Okay it's sad but don't forget it was self afflicted these people can not cope with life without the use of drugs results of to much money and not enough common sense.
- Ron, Nottingham
...is fairly typical of the know-nothing tits who've polluted the latest Mail story about Mark Speight's death with their smug, aren't-I-better-than-you views about drugs and drug-taking. But maybe I'm being too harsh. Do they really have a point?
As I mentioned yesterday, the Mail has been keen to emphasise the role that illegal recreational drugs played in the death of Natasha Collins (whom they labelled 'BBC drugs death girl') and Mark Speight.
In the spirit of trying to understand people who don't want to understand other people, I'm trying to get to the bottom of the Mailites' attitude as regards taking drugs. As a self-confessed bleeding-heart, I'm trying to work out how human beings could possibly have such a complete and total lack of empathy for other human beings. Is it really possible for them not to be able to understand that other people may experience things differently? Is it really possible for people to be so ignorant, so deluded, so crushingly arrogant that they think because they have experienced something in one way, everyone else, regardless of context, should do, and is able to do, exactly as they have done? Is this really the dark heart of the Mail readership: people without any social skills whatsoever, people without any ability to put themselves in another's place, people totally lacking in compassion, people who simply don't compute when they see what others have done, if they believe they wouldn't have done exactly the same thing under the same circumstances? Are these the kind of people who litter messageboards with their nonsensical judgmental "I wouldn't do that so you mustn't" knee-jerking? Or do they prefer the 'I grew up on a council estate but I didn't turn out bad, not like those bastards' view of Allison Pearson?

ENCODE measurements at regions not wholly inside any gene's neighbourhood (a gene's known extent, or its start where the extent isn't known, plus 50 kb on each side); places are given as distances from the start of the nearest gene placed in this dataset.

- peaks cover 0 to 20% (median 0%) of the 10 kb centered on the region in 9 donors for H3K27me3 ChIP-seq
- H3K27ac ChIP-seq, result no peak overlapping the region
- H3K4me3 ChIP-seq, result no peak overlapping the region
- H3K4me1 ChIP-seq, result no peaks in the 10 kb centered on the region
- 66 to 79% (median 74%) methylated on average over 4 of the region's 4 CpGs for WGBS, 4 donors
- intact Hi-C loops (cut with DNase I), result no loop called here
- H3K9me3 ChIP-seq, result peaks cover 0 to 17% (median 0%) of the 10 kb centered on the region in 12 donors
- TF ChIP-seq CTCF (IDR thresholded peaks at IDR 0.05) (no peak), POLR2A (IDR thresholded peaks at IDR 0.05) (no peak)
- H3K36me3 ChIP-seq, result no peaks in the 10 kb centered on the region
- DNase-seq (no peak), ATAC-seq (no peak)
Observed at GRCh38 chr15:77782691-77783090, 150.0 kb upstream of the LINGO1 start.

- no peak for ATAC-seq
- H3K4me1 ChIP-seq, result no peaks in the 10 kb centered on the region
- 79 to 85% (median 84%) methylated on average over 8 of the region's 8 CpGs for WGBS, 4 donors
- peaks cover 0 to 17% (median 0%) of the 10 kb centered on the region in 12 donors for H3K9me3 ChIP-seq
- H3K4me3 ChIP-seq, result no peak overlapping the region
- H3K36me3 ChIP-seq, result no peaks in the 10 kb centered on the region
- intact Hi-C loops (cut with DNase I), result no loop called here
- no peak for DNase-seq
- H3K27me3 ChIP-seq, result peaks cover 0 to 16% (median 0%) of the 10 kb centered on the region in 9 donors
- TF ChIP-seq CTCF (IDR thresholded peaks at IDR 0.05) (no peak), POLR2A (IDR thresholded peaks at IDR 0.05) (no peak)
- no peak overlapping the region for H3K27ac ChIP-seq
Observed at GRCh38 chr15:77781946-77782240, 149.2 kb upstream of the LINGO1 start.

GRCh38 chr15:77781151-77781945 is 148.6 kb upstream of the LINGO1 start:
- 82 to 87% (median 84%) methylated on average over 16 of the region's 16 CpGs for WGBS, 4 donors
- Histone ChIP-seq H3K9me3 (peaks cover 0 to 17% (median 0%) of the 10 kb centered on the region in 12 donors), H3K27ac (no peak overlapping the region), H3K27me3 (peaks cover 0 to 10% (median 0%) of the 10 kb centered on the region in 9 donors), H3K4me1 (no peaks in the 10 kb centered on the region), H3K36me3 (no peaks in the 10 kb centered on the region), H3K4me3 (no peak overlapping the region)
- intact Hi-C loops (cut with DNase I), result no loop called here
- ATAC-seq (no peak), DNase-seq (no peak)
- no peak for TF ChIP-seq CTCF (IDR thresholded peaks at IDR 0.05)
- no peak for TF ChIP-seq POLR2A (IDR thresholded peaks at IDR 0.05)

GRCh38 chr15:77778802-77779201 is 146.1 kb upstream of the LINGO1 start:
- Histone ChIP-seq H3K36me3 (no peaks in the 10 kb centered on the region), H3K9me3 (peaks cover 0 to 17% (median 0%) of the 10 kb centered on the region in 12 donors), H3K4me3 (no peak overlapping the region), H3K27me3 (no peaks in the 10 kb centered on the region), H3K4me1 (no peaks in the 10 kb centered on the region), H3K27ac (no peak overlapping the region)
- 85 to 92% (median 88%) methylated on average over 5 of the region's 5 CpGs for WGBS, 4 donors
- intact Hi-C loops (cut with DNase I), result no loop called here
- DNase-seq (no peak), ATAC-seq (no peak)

I find it hard to understand people who have those views; but if I don't try to understand, then it makes me just as bad as them. If I dismiss them as being witless buffoons who are lacking in social skills, presumably cruelly brought up in an overly punitive regime that shamed and bullied them into acting in a highly disciplined and uncreative way, that would make me just as much of an idiot as they are.
No, the hard thing to do is try to see where they're coming from. I doubt it's going to be easy, but let's try.
Where does the idea come from that you have a simple choice in life: to take drugs or not to take drugs? That idea supposes that it is a straightforward, existential life. If you don't want to get in trouble, don't take drugs. I didn't take drugs, therefore you shouldn't. (Or, in David Cameron's case, the position is: I did take drugs, but I shouldn't have done.) Aren't there other factors involved in drugs, such as a person's predisposition to certain mental illnesses, and the likely 'self-medication' that could result from trying to correct those symptoms without resorting to the more traditional route of the doctor's surgery, psychotherapy or antidepressants? Isn't that something worth considering? Is that something that the Mailites would even think about?
How about cultural factors? What about peer pressure? What about going through a trauma - such as the one suffered by Natasha Collins, when her chances of getting a dream job were shattered by a random automobile accident - and finding no other way of dealing with the panic, anxiety, stress and clawing unhappiness other than getting obliterated? Why do Mailites think that pubs exist - for the tooth fairy? Just for bad people who all make a choice to drink alcohol, because they are all bad people? Isn't it just some structured way for people to become intoxicated in as regimented and ordered way as a state can construct?